Recipes. Words. Whatever.

Just making it up as I go along

Hello weeds, nice to eat you.

dandelion greens

Yes, I’m that neighbor. You know, the one who doesn’t spray chemicals on her lawn. The one who believes anything that flowers is pretty, be it purposefully planted or seeded into the lawn by the will of the wind. Clover, Queen Anne’s lace, lamb’s quarters, even dandelions are all welcome at my house. As well as the birds, bees, butterflies, squirrels and rabbits they attract.

After all, according to Mother Earth News, many weeds are helpful in the garden by holding topsoil, pulling up water and nutrients, controlling insects, and helping to balance soil over time.

Many of them are also edible.

Take dandelions. High in vitamin A and C, with lots of iron, calcium, phosphorus, potassium, magnesium, and copper, their greens are more nutritious than spinach.

You can juice them with carrots, beets, fresh ginger, and a green apple. Or toss them into soups and beans at the last minute. Or use them as you would spinach in a gratin. Or simply sauté in olive oil, and finish with a little vinegar or harissa, then top with a fried egg. (What isn’t better with an egg on top?)

Deliciously earthy and slightly bitter, prepare dandelion greens just as you would spinach, kale, or any other hearty green. And keep in mind, if they benefit from a generous splash of lemon juice or a good drizzle of balsamic or wine vinegar at the last minute to lighten and brighten and a heaping spoonful of freshly grated Parmesan to depth.

If these edible wonders are not growing in abundance in your yard or garden, look for them at your local farmers market.

Sautéed mushrooms, roasted peppers and dandelion greens

  1. Sauté mushrooms (any type you like) in olive oil for ten or more minutes, adding a splash of white or rose wine when they begin releasing their own liquid.
  1. Add a clove or two of minced garlic and sauté a few minutes more.
  1. Add diced roasted red peppers when mushrooms are almost done.
  1. Add dandelion greens (I like to remove the tough stems and tear the leaves into slivers), stir, and sauté a minute or two more.
  1. Add a generous splash of lemon juice.
  1. Top with freshly grated Parmesan cheese.

Perfect as the center of any vegetarian plate accompanied with garlicky cannellini beans and a nice chunk of bread, or as an accompaniment to a roasted chicken thigh, oven baked cod fillet, or well-marbled rib eye.


Chickpea salad with carrots — carrot tops, that is.

chick peas and carrot tops

“Waste not, want not,” my mother used to say. Though truth, I’ve been known to waste a bit now and then. I’ve wasted money I didn’t have on shoes I didn’t need and couldn’t really walk in. I’ve wasted hours watching Legally Blonde over and over, and over again. I’ve wasted years in jobs I didn’t want and relationships I knew could go nowhere.

But there’s one thing I have not and will never waste. And that’s food.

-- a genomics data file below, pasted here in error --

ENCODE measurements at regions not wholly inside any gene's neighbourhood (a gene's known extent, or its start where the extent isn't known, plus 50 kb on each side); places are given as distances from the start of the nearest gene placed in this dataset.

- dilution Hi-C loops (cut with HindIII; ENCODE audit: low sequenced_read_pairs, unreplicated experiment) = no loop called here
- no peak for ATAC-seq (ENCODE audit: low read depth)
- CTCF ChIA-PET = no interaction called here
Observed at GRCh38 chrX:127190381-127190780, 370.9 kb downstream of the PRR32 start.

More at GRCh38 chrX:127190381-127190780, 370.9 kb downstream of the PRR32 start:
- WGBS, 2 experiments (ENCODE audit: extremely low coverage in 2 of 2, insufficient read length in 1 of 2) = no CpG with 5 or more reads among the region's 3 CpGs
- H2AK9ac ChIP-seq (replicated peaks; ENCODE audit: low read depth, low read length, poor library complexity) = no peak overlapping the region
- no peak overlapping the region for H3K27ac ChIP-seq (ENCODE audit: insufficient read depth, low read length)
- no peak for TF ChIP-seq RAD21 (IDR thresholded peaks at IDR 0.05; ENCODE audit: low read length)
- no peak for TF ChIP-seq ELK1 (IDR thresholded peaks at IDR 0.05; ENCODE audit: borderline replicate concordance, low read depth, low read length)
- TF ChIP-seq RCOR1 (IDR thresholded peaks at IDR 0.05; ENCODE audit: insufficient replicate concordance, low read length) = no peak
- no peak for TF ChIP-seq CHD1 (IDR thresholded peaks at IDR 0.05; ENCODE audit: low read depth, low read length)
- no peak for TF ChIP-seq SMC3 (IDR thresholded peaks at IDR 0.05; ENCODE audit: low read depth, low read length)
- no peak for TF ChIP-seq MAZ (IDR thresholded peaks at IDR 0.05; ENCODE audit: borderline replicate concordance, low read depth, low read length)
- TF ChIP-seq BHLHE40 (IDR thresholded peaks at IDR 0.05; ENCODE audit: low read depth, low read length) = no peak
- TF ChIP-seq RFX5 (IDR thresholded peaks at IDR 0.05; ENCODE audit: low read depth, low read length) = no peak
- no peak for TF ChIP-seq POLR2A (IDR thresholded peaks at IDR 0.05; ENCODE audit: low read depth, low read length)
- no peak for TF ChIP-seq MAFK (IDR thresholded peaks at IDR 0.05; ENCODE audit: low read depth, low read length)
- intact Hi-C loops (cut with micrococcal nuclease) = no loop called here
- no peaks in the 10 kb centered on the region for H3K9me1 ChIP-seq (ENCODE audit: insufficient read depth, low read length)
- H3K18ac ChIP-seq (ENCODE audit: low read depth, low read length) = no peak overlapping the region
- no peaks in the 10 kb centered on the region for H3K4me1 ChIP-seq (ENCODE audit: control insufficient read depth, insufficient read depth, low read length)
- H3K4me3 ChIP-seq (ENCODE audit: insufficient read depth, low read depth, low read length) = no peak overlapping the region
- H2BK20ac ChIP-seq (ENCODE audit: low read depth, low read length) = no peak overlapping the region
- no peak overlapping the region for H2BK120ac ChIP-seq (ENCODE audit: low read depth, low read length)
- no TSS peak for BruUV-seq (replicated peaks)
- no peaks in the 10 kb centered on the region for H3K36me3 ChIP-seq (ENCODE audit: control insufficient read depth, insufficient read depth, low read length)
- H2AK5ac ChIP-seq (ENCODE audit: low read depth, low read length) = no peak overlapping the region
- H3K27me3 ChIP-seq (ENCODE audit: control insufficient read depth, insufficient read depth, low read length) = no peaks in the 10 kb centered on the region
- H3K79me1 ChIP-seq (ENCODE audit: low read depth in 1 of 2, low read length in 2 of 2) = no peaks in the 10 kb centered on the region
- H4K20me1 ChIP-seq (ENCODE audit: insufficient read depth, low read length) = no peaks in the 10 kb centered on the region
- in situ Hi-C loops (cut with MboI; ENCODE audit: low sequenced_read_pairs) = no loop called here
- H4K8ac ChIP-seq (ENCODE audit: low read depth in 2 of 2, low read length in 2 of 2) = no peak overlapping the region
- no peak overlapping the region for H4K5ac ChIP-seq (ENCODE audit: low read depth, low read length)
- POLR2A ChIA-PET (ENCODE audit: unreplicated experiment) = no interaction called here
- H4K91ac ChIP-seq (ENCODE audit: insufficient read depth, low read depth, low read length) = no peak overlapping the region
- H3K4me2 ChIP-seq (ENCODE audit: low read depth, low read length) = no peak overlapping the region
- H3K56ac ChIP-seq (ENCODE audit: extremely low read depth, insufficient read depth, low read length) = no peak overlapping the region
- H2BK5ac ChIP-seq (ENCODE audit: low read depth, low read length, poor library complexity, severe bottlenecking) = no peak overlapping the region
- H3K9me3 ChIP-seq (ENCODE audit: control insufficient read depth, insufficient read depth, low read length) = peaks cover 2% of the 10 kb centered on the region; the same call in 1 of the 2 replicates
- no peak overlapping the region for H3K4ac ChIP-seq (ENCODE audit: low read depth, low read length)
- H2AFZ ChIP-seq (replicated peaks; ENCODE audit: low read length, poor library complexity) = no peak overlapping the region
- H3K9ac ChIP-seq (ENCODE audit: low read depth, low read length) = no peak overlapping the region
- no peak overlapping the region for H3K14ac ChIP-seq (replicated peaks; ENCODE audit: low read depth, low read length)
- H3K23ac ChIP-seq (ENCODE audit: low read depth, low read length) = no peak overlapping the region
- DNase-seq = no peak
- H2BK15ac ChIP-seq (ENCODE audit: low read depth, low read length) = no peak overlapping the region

Maybe it’s an attempt to atone for the massive reams of paper towels I rip through, or maybe it’s my need to feel like I have even a modicum of DIY resourcefulness within me. Not sure. Whatever the reason, I heartily try to squeeze every bit of use out of every food related thing I possibly can.

Pulp left from juicing goes into muffins or becomes a veggie tea. Stale bread becomes croutons and breadcrumbs. Bones left from a roasted chicken go into broths and stocks, as do miscellaneous vegetable scraps.

Speaking of vegetable scraps; let’s talk carrot tops. Light and bright, with a taste akin to parsley yet redolent of carrot, and rich in chlorophyll, potassium, calcium and vitamin K, they’re well worth saving from the trash can or compost bin. And rumor has it that they have 6 times the vitamin C of carrots themselves.

I use them as I would parsley: in pesto, omelets, soups, and salads. Take this delightful chickpea and carrot top salad, adapted from Vegetarian Times. It’s a perfect accompaniment to whatever you’re grilling this fourth of July.

Or, it makes a quick and light summer main on its own or atop a bed of mixed field greens. Perhaps accompanied by a slice or two of ancient grain toast topped with an herbed feta and red pepper spread or smoked Gouda. And a glass of dry rose, of course.

Warm Chickpea and Carrot-top Salad

1. Heat a generous teaspoon of olive oil over medium heat.

2. Add a heaping teaspoon of ground cumin and sauté one minute, or until fragrant.

3. Add one small onion, minced, and sauté until golden, about two minutes.

4. Add one small clove garlic, minced, and sauté about one minute.

5. Add one can chickpeas, drained, and sauté a minute or two more until just heated through.

6. Remove pan from heat and add one cup of finely chopped carrot greens.

7. Toss, then transfer to a serving bowl and season with lemon juice before serving.

Optional: Feel free to dice the actual carrots and add them when you add the onions. And if you’re feeling a tad indulgent, add a bit of feta, preferably made of Sheep’s milk.

Gone pasta (ahem, winter), gone.

shrimp pasta 1